b. What do you see in Caleb’s life and other’s that you found in Scripture that seemed to help them be strong in adversity?
c. What should you put in place in your life to make sure to not “buckle” under the pressure of wrong?
“Now therefore fear the LORD, and serve him in sincerity and in truth: and put away the gods which your fathers served on the other side of the flood, and in Egypt; and serve ye the LORD. And if it seem evil unto you to serve the LORD, choose you this day whom ye will serve; whether the gods which your fathers served that were on the other side of the flood, or the gods of the Amorites, in whose land ye dwell: but as for me and my house, we will serve the LORD” (Joshua 24:14-15).
Joshua reveals to us that leading others and your own personal life and family may veer in differing directions sometimes. We cannot control everyone else’ life, but we can control our own life and family. This is important in decision making and helping our family see that God has made individuals with a free choice. We cannot force our will onto everyone else. However, those within our own house can be made to obey God’s way. This is important in rearing those children that are in our house. We must make sure that our children see the Biblical directives that are guiding the family.
a. Have you had to make choices that differ from other families? In practices / In acquaintances / In entertainment options.
b. How have you helped your children avoid a judgmental attitude when seeing differing opinions in family units?
“And they lifted up their voice, and wept again: and Orpah kissed her mother in law; but Ruth clave unto her. And she said, Behold, thy sister in law is gone back unto her people, and unto her gods: return thou after thy sister in law. And Ruth said, Intreat me not to leave thee, or to return from following after thee: for whither thou goest, I will go; and where thou lodgest, I will lodge: thy people shall be my people, and thy God my God: Where thou diest, will I die, and there will I be buried: the LORD do so to me, and more also, if ought but death part thee and me. When she saw that she was stedfastly minded to go with her, then she left speaking unto her” (Ruth 1:14 -18).
Ruth is a great example of making the right decsion. There may be some odd applications that one may read into this passage. For instance, she only wanted to follow her mother-in-law to get Boaz. Another silly application would be “always stick with family.” These are not the right application of Scriptural study. However, we find that Ruth did stick with family, in some way. She also ended up getting a wonderful husband by making the right choice. This is putting the “cart before the horse.” Ruth in the above passage was obviously first choosing Jehovah to be her God. By choosing God, she then made the other decisions in her life. This passage shows us that priorities in decision making are very important.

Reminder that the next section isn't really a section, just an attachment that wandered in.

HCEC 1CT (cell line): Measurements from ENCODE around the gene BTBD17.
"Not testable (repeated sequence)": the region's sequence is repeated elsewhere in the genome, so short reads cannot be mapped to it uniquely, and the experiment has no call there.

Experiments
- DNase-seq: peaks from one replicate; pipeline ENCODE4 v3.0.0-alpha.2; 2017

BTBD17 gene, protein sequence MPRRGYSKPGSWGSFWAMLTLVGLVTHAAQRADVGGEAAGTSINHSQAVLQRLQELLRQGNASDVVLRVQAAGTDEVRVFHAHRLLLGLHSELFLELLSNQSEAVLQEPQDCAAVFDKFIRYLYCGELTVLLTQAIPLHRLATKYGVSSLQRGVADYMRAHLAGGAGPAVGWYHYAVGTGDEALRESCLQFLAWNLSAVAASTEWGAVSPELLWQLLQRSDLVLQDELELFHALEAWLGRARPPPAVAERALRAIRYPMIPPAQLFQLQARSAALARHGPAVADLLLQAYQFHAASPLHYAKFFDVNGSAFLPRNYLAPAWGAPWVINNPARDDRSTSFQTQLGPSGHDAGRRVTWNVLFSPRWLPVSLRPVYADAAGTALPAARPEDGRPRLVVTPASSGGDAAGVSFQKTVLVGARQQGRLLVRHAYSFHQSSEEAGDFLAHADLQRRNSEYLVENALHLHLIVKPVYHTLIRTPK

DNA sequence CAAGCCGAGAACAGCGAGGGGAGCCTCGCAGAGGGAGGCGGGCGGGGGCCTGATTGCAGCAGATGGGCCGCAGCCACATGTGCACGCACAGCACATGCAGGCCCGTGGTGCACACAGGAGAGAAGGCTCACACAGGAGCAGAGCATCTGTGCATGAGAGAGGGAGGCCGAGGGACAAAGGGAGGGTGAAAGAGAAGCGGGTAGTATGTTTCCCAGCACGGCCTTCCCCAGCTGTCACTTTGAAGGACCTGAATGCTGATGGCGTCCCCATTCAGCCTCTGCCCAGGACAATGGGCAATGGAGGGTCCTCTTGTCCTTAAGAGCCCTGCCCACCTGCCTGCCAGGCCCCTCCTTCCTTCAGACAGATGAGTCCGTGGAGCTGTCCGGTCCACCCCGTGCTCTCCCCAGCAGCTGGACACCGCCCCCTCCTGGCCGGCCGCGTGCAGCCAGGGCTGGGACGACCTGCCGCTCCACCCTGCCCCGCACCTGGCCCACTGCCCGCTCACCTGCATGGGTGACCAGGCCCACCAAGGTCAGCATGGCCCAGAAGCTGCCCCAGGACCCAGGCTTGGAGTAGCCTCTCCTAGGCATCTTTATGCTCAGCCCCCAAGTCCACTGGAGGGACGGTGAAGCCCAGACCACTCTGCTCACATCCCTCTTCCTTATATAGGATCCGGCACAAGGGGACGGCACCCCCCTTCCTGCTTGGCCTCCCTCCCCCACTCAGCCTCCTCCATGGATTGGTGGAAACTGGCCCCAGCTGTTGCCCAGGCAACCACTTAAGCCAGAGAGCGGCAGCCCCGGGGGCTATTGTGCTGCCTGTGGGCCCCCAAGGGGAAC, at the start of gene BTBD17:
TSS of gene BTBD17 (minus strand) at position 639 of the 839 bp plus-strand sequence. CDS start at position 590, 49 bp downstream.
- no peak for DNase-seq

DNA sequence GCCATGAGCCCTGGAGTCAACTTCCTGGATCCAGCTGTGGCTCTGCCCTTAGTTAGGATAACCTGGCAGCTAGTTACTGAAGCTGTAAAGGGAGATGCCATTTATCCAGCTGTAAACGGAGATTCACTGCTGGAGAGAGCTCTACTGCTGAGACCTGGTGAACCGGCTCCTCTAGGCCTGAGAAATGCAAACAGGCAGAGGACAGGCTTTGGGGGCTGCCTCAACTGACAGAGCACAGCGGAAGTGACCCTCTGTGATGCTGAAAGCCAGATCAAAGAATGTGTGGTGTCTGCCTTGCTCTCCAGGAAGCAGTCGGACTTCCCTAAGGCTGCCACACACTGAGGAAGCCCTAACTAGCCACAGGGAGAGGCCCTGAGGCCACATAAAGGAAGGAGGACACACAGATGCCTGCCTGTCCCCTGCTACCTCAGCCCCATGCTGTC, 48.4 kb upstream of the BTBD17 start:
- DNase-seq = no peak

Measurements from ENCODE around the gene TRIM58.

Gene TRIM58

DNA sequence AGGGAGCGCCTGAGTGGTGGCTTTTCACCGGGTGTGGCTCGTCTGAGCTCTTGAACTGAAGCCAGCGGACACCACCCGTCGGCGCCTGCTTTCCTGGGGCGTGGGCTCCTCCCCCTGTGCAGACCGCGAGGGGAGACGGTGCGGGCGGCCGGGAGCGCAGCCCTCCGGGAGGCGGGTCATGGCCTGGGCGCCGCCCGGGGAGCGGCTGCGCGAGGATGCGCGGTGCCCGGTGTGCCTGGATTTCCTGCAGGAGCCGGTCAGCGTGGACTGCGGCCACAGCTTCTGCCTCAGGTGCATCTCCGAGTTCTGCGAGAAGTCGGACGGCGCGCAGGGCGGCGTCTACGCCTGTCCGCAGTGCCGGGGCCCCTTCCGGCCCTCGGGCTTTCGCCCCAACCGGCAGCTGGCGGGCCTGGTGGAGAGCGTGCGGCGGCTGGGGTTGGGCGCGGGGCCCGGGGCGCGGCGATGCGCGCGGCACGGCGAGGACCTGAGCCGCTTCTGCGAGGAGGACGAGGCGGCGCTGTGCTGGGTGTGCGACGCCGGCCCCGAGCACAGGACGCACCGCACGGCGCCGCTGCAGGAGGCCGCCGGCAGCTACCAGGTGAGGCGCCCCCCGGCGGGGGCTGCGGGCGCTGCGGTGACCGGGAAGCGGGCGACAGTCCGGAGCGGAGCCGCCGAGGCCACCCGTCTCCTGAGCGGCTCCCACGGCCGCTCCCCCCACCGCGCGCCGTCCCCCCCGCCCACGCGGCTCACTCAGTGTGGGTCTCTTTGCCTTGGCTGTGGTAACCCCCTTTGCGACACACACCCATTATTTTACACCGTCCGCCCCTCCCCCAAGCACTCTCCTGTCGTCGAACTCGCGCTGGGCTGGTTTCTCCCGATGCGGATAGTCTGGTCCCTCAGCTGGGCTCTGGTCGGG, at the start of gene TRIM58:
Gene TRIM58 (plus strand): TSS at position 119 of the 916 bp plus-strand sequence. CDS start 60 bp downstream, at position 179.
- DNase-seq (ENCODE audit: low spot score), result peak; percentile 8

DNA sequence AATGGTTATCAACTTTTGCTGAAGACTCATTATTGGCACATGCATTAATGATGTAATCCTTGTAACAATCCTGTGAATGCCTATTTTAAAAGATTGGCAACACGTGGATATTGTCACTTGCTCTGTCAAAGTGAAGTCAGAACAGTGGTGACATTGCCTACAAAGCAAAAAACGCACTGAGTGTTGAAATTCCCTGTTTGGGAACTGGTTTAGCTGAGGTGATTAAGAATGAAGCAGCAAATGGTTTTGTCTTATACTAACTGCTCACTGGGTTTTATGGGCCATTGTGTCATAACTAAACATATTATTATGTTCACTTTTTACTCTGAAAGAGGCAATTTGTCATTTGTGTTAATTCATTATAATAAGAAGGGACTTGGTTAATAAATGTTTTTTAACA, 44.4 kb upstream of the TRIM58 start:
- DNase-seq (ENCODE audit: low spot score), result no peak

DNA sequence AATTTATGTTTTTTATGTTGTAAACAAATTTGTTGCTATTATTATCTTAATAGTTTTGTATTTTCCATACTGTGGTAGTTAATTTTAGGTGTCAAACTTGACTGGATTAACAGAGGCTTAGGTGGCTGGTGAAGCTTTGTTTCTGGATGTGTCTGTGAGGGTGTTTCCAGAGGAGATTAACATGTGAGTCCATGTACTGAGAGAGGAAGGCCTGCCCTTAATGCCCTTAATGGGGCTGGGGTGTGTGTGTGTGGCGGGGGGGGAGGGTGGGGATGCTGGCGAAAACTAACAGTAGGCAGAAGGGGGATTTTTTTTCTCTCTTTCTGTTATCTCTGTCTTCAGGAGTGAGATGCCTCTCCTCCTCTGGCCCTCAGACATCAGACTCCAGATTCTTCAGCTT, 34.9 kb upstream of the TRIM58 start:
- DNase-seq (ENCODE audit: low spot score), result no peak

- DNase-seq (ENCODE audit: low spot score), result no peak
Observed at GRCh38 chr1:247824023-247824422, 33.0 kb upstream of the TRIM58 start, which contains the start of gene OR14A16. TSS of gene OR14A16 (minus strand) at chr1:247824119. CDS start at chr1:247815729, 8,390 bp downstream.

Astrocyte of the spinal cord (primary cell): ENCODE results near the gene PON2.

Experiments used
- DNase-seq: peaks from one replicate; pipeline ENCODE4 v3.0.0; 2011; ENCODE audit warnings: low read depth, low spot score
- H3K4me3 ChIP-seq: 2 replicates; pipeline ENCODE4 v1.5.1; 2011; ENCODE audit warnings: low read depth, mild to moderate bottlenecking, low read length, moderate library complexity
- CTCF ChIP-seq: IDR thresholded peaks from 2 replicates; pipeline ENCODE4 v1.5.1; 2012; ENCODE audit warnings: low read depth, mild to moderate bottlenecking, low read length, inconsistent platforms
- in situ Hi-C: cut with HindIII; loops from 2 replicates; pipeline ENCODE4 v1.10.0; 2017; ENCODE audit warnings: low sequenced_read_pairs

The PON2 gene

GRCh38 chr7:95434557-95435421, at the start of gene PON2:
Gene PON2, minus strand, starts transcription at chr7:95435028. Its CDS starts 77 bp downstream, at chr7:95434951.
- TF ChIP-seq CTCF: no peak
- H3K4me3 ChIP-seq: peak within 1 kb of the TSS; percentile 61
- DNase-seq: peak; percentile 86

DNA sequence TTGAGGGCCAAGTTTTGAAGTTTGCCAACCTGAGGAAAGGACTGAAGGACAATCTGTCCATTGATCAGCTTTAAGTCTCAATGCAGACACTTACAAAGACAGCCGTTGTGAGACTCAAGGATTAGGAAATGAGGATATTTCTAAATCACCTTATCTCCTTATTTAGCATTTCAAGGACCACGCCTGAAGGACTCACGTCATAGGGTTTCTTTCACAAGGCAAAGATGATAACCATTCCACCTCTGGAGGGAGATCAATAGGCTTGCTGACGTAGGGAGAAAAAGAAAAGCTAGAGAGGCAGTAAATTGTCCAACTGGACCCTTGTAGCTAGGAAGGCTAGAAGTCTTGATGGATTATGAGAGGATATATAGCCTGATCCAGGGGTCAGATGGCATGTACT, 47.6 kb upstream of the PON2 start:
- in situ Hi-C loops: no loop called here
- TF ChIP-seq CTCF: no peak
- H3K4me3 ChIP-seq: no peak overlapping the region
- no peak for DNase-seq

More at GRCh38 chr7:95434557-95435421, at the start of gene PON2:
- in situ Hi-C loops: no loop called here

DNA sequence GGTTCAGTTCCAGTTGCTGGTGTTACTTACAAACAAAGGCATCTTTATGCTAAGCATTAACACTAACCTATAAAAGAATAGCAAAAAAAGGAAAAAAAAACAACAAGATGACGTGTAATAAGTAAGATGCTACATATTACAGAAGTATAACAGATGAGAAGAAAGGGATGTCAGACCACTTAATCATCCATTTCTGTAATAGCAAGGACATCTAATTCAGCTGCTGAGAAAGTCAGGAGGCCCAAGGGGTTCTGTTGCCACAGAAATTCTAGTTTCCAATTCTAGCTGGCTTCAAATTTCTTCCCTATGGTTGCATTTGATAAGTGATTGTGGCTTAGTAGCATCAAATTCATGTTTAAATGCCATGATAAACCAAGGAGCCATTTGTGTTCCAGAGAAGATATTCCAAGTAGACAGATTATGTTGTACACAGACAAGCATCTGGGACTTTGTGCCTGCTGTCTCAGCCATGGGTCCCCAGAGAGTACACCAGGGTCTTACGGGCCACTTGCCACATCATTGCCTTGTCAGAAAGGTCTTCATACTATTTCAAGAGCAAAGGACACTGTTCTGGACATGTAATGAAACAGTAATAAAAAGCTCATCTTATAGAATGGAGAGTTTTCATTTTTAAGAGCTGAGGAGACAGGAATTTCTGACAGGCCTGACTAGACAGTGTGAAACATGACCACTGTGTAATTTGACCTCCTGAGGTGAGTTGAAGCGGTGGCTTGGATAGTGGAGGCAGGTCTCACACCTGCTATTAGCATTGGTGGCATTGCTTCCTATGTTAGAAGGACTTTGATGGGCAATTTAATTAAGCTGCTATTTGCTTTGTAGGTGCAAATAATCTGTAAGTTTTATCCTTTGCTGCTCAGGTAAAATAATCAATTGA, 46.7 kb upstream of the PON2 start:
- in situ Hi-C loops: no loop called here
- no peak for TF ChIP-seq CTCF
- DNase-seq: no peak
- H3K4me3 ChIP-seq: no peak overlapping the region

a. Have you set some priorities that help you in decision making?
b. Have you compromised those priorities in recent decisions? How have you justified those change in priorities?
“And the Spirit of God came upon Azariah the son of Oded: 2 And he went out to meet Asa, and said unto him, Hear ye me, Asa, and all Judah and Benjamin; The LORD is with you, while ye be with him; and if ye seek him, he will be found of you; but if ye forsake him, he will forsake you” (II Chronicles 15:1-2).
“And when Asa heard these words, and the prophecy of Oded the prophet, he took courage, and put away the abominable idols out of all the land of Judah and Benjamin, and out of the cities which he had taken from mount Ephraim, and renewed the altar of the LORD, that was before the porch of the LORD. And he gathered all Judah and Benjamin, and the strangers with them out of Ephraim and Manasseh, and out of Simeon: for they fell to him out of Israel in abundance, when they saw that the LORD his God was with him” (II Chronicles 15:8 -9).
King Asa is a great example of restoring to God what truly belongs to Him. There may be times that we may not actually be the cause of wrong that is going on around us, but we may have inherited the problem or stepped into the problem. King Asa is written for those times. The decision may be hard to do, but we must restore what is right. It may have to be at small intervals, but the Scriptures must be preeminent in our lives and in those areas that we have influence. This could be in the home, in the ministry you serve in or in a limited way at the place that you work. Don’t hesitate to do what’s right even if you are not the cause. Restore the right and see God’s hand on your life.
a. Have you inherited some area that seems to out of line with God? List a few areas.
b. What lessons have you learned in taking steps to restore a Biblical way of thinking to areas that have fallen from sound Biblical judgment?